The Latest

THE LATEST

THE LATEST THINKING

THE LATEST THINKING

The opinions of THE LATEST’s guest contributors are their own.

Daylight Savings and Driving in the Dark

Randy DeVaul

Posted on November 2, 2019 08:47

0 user

With the changing back of the clocks we once again are in the season of driving more in the dark. Take extra care during night driving, especially if weather is not cooperating. Follow these safety tips to keep yourself and others on the road safe.

No matter the season, driving during hours of darkness requires more diligence than when driving during daylight hours. Night driving is the time that is 30 minutes before dusk to 30 minutes after sunrise.

Statistics state that you are twice more likely to get in a vehicle accident during night hours than daylight. During the winter months, especially, there are much longer hours of night driving along with weather and road condition issues. 

First, make sure your headlights – low and high beams – work properly. Replace burned-out bulbs and ensure your lights are aligned correctly on the road and not blind oncoming traffic.

Next, for drivers who somehow missed drivers’ education, keep headlights on low beam when driving on well-lit streets and courteously dim your high beams when there is traffic coming toward you. It is hard to believe that there would be so many people driving that don’t have a clue they are blinding the person coming towards them. 

Use the right lane lines to guide you when looking away from glare, whether from cars, wet pavement, or bright signs. People tend to drive toward the direction they are looking. Centering yourself on the centerline will move you closer to traffic passing you. Keeping your car in the lane by focusing on the right side of the road reduces your risk of hitting the car coming toward you and still keep you out of the ditch.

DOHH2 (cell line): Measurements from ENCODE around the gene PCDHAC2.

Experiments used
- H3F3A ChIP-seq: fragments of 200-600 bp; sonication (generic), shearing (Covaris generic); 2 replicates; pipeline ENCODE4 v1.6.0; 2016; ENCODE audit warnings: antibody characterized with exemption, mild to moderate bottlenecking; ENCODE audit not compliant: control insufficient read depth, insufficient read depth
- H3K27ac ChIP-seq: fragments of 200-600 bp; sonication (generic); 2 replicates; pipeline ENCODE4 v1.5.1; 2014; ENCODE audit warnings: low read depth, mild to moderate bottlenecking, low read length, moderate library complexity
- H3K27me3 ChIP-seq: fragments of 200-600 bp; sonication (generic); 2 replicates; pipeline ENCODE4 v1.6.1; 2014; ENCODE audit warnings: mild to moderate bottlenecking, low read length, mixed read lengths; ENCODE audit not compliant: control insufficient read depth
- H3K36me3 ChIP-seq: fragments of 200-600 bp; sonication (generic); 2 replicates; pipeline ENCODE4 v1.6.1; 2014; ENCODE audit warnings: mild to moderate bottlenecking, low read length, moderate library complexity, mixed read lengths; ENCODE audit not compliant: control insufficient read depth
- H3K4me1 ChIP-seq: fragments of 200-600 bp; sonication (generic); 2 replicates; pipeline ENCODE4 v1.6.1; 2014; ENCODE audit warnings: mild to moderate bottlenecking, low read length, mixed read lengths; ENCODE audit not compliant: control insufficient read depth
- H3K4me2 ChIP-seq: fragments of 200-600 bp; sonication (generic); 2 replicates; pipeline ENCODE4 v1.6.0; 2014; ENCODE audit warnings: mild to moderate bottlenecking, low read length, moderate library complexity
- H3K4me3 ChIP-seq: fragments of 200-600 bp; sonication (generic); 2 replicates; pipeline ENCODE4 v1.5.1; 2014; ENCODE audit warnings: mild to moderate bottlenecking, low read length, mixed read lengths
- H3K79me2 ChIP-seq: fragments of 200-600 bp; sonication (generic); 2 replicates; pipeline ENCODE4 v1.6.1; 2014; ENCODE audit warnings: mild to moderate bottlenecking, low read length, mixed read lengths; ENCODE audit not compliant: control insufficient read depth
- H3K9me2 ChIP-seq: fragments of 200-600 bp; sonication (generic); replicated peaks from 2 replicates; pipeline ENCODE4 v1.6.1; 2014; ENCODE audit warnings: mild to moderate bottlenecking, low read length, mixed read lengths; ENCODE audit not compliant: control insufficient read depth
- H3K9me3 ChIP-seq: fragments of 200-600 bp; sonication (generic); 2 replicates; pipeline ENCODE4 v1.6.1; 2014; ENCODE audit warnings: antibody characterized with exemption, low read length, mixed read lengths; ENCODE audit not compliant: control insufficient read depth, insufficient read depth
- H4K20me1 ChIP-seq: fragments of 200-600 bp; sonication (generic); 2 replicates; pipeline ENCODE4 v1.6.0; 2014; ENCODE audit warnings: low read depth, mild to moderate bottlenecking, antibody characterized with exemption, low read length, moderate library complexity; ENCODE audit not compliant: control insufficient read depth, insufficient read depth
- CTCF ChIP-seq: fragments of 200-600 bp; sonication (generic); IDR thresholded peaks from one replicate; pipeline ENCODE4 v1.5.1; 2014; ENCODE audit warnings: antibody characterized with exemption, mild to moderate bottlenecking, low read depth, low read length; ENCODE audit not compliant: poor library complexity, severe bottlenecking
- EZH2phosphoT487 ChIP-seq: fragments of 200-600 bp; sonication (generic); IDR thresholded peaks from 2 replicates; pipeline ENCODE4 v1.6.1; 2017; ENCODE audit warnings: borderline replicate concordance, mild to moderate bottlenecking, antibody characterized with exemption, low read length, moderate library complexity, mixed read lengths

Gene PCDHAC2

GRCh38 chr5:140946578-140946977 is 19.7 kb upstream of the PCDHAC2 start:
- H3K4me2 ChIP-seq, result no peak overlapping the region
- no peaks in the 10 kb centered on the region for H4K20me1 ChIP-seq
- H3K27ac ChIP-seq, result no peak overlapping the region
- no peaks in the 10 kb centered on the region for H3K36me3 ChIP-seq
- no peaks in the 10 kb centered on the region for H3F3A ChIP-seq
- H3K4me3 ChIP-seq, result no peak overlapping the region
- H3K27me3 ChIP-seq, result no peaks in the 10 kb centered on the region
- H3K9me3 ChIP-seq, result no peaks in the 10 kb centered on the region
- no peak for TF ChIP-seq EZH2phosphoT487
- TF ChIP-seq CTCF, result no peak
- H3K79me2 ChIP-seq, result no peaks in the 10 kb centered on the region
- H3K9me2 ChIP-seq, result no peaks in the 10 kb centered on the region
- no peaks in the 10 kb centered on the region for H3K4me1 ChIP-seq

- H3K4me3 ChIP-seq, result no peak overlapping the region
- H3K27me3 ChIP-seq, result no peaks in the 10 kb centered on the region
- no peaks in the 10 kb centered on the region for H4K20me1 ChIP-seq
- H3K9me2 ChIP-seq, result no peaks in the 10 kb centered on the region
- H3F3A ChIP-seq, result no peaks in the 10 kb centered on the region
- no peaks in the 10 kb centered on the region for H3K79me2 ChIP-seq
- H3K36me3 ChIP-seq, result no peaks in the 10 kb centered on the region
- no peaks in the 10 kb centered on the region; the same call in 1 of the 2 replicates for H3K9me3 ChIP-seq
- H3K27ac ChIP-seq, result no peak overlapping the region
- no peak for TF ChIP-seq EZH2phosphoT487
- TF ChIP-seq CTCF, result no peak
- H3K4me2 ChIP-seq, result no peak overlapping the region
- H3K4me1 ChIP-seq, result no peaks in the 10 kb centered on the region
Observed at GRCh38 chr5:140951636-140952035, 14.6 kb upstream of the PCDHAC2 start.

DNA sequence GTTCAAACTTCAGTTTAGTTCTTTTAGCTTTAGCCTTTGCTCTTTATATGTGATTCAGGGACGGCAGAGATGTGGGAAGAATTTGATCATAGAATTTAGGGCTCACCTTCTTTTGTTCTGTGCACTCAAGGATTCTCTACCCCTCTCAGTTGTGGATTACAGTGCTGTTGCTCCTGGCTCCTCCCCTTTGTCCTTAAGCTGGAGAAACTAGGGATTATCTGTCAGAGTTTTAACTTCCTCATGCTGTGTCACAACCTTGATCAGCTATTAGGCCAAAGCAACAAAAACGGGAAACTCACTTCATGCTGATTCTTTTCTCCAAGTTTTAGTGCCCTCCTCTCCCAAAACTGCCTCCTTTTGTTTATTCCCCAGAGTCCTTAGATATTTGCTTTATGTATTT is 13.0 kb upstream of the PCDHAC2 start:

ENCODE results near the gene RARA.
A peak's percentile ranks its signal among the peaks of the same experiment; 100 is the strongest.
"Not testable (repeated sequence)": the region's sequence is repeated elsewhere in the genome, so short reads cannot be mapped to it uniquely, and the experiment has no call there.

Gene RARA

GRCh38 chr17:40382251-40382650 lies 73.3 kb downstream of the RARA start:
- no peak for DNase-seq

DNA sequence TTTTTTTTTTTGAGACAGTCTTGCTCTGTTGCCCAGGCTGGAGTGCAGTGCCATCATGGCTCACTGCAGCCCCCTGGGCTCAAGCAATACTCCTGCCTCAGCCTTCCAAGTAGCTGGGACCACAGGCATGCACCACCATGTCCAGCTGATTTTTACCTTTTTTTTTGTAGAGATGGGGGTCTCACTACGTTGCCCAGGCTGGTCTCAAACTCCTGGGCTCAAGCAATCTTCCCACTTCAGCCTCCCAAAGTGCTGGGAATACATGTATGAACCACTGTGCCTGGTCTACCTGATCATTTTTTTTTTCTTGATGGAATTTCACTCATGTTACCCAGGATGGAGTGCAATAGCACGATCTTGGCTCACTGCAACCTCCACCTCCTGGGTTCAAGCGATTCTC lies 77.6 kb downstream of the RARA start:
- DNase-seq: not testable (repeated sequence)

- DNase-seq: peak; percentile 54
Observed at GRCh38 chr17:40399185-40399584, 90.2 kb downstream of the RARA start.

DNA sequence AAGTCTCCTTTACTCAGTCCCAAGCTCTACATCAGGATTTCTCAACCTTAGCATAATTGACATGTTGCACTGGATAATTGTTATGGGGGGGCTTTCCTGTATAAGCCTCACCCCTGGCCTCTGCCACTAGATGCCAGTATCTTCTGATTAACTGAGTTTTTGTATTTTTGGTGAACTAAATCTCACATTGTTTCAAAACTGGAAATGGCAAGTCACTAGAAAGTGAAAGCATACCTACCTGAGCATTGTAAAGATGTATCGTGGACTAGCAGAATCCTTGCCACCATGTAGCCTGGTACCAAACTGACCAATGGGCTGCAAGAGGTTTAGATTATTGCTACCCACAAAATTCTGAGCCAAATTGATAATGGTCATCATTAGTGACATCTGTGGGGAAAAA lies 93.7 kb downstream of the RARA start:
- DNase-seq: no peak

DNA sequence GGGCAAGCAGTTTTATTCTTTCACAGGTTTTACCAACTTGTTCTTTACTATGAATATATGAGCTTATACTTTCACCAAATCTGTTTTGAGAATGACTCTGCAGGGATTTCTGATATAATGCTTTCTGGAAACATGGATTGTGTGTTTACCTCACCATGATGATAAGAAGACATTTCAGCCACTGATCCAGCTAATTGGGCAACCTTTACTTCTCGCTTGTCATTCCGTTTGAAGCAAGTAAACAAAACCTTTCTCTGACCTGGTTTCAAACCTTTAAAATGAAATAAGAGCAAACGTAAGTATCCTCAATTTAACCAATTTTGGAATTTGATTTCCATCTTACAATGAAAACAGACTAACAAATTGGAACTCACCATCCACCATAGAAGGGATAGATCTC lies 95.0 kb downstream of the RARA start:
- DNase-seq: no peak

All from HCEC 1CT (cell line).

Adjust your speed – slow down! I can’t see the sides of the road as well at night so driving the speed limit or faster won’t help me miss the wildlife that just jumped out into the lane from the right shoulder of the road. Also for winter, as the sun sets and the temperature goes down, black ice and other road hazards change quickly.

Head and taillights don’t work well if covered in snow, ice, and/or road grime. Wash them periodically. Well-cleaned lights don’t work well if your windshield is still covered with frost, snow, and/or ice when you decide to start driving. Clean it as often as needed.

Well-cleaned lights and windshield won’t work well for you if your windshield wipers are ‘junk.’ Particularly with night driving and lights coming toward you, streaking wipers will distort your vision quickly and no matter how much washer fluid you use – if the fluid is not frozen or clogged with more junk – if your wipers don’t remove it cleanly then you have just complicated your driving life.

For those of us who are starting to show signs of aging or who have vision problems, consider limiting the amount of time spent night driving. If you have not had an eye exam in a while, those ‘halo’ effects with lights suggests there could be something medically wrong, requiring an eye examination.

Be courteous, periodically inspect your lights, keep your lights, windshield, and wipers working properly – quick and necessary actions to ensure that you return safely home.

Randy DeVaul

Posted on November 2, 2019 08:47

Comments

comments powered by Disqus

If you're having a hard time seeing on the road at night, dusk or dawn, you're not alone and likely not to blame.

THE LATEST THINKING

Video Site Tour

The Latest
The Latest

Subscribe to THE LATEST Newsletter.

The Latest
The Latest

Share this TLT through...

The Latest